Willow meanwhile, at eighteen months old, spent Christmas Day using his new catchphrase every time a wrapped present appeared: “what’s in there?!” If the wrapping happened to be relatively quick and easy to remove, he would stay the course, but more often than not by the time his question could be answered, he was engaged in using a remote control as a phone, pilfering someone’s keys or hunting for long-lost raisins under furniture.

I have to admit that ‘Jingle Bells’ has really brought on their singing – both can make it right through the chorus if you allow for a sort of mumbly skipping over the awkward line ‘one-horse open sleigh’ and it’s easily taken over ‘Ba Ba Black Sheep’ as the favourite. I have a feeling that by April they’ll have it mastered and we’ll never want to hear any Christmas song ever again.

For both us and the children I think the whole festive period has been a muddle of chaos, bewilderment, excitement and exhaustion. And earlier today I bemoaned the fact that it would likely be years before we could reasonably be part of some sort of adult celebration of New Year.

But lying here in bed at 9pm on New Year’s Eve writing this with a sleeping two-year-old snuggled up against me – a two-year-old who when asked what she wanted for Christmas, replied “mushroom” and whose only wish when she stirred the Christmas pudding was to “eat it”, I know that such innocence is a precious thing and that one day, there’ll be nothing I want more than another Christmas in Toddlerdom.

Article: by Lindsey, West Yorkshire 2nd January 2016

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Free message credits when you login Christmas and New Year

December 24, 2015 22:46 by PrideAngelAdmin
To celebrate Pride Angel’s 7th Christmas and as a thank you to all our members, we are giving free message credits to all those who login at Christmas and New Year.

How to get your FREE message credits?

Simply log back into Pride Angel or Register if you’re not a member during the Christmas period:


- Login on Christmas day and receive 5 free message credits
- Login on New Year on the 1st January 2016 to receive 5 free message credits
- Or login on Christmas day AND New Year to receive 10 credits!

Your free message credits will be added to your account within 48hrs of you logging in – don’t worry you don’t need to do anything!

It’s also a great idea to update your profile regularly and make sure that all your ‘About you’ details are up to date!
So take advantage and login or register now.

Leave a lasting impression... It’s important to make sure that you are utilising all the tools available to you on the Pride Angel website in order to promote yourself to others.

Here are some quick tips for improving your profile:
- Update your ‘About You’ details: this is your opportunity to talk about your likes, dislikes, your values and interesting facts about you and your life – make sure you fill it in!

- Complete your health questionnaire: this is an important part of a profile for people looking for potential donors, recipients and co-parents. Assure people who are viewing your profile that you have the all clear!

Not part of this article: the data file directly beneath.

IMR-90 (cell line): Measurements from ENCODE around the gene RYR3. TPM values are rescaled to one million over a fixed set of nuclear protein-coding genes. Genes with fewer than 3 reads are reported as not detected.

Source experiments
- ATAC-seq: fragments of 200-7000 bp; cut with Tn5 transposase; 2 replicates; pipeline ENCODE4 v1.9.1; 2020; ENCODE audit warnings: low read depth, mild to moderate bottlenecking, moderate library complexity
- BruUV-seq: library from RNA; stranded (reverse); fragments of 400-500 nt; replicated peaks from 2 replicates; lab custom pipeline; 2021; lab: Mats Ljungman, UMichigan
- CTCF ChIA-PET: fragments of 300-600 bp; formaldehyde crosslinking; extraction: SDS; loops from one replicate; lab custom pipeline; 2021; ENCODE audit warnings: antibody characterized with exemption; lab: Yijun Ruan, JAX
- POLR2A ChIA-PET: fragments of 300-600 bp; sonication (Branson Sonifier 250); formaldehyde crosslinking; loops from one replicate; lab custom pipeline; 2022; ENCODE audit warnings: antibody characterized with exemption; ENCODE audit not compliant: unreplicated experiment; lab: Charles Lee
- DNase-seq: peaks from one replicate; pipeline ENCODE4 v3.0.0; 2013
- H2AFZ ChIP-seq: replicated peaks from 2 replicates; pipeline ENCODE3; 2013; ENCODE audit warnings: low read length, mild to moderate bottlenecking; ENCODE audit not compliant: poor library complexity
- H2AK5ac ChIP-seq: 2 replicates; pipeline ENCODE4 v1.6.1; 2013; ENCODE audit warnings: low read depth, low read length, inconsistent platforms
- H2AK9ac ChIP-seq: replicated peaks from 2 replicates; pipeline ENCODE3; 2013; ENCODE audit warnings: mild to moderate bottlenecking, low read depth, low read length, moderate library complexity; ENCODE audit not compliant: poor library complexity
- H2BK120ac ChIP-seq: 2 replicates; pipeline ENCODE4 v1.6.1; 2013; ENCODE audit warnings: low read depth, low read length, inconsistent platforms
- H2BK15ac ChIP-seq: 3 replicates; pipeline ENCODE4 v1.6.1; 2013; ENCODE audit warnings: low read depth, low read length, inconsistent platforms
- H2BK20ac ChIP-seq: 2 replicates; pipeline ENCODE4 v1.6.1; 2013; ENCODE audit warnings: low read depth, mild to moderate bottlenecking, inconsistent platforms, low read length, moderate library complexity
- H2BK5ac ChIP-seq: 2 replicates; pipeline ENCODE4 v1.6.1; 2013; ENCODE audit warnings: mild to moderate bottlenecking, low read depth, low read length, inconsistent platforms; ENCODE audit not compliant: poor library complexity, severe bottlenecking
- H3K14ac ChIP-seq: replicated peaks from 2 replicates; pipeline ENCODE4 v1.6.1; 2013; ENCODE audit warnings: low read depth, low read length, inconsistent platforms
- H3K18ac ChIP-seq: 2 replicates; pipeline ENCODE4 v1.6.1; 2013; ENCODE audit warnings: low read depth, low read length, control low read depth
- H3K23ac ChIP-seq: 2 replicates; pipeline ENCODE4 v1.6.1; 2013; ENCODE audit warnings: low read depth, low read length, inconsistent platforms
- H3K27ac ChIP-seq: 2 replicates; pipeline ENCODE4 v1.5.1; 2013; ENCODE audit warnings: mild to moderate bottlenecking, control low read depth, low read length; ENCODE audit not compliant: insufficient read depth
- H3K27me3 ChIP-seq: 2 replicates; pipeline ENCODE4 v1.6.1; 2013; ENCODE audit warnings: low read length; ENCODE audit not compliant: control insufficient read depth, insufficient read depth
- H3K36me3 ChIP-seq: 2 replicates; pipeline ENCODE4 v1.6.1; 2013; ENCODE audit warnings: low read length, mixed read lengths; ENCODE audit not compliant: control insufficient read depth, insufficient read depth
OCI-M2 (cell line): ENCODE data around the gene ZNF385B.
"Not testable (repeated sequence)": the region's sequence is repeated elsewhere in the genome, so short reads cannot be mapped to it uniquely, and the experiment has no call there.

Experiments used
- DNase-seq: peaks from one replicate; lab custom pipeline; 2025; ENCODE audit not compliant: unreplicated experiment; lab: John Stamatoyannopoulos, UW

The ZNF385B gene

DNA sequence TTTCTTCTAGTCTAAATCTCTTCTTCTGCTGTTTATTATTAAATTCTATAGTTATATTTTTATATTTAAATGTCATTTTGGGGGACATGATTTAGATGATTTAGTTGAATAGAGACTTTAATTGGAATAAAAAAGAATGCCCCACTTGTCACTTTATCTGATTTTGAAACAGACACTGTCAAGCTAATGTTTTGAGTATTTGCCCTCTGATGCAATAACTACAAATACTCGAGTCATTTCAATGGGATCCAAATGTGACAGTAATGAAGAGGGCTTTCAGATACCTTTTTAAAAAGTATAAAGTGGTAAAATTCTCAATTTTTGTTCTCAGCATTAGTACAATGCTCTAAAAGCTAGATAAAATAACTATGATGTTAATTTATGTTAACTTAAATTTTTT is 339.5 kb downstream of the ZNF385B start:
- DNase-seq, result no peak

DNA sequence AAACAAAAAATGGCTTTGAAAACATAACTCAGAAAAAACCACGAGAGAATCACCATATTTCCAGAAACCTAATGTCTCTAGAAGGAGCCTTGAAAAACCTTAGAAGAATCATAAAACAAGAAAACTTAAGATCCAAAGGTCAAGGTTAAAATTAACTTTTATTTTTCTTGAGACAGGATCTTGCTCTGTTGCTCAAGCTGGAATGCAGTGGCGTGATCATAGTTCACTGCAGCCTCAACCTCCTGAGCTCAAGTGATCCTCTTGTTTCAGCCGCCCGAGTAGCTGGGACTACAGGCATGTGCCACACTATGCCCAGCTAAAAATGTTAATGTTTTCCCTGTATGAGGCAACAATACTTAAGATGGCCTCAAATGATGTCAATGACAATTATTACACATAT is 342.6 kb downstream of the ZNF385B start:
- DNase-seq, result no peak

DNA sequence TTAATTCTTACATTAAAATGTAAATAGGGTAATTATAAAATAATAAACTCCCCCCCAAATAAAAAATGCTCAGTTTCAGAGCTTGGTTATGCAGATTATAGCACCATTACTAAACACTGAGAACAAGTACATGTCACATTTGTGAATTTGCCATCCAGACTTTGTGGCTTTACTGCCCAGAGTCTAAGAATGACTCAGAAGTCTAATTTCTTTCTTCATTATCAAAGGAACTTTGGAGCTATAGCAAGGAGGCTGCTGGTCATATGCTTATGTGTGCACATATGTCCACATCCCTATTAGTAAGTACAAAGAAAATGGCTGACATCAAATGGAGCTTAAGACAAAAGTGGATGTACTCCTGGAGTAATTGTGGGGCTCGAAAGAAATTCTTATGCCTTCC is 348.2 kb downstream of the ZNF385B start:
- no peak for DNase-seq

- Add a current photograph: Let people see your face! It’s a common fact that people react to profiles with photographs so to increase your chances of a click through, add a recent photo!

Login and update your profile now.

For all those starting on the path to parenthood, we send our best wishes, and wish you happiness along your journey.
Here’s to a wonderful Christmas and best wishes for the New Year ahead!
Pride Angel

Note: Free message credits will only be added to your account once and only if your account has been verified, regardless of the number of times you log in over this time period. If you do not receive your free message credits by the 4th January, please get in touch.

Article: 24th December 2015 by Pride Angel

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NOW CASTING FOR TELEVISION SERIES FEATURING PARENTING PARTNERS

December 20, 2015 21:10 by PrideAngelAdmin
co-parenting Have you exhausted all possibilities of finding a romantic mate to conceive a child with? Are you currently looking for or are in the middle of partnering with someone to have a baby and simply co­parent? We want to hear your story!

We are currently looking to cast for an upcoming television series that will feature 3 stories including: one single woman, one single man, and an individual who has someone in mind that they’d already like to co­parent with. The series will follow each story as they proceed in a process known as a Parenting Partnership.

Cameras will document the highs and lows of what it actually takes to go through this process; including how each participant exhausted all possibilities of trying to either find someone to have a baby with or conceive a baby, so they decide to find a person with whom they want to simply co­parent with.

We understand how challenging this process may be. We want to help people become the parents they wish to be and be able to provide a modern family unit filled with the love and attention every child deserves.

Location: Nationwide Age Range: 20’s­40’s Payment: TBD Contact: To apply, please send a description of your story along with a recent photo and contact information to casting@celistantwins.com. SUBJECT LINE should read: PARENTING PARTNERSHIP ­ YOUR NAME.

Article: 20th December 2015 for more info contact us at Pride Angel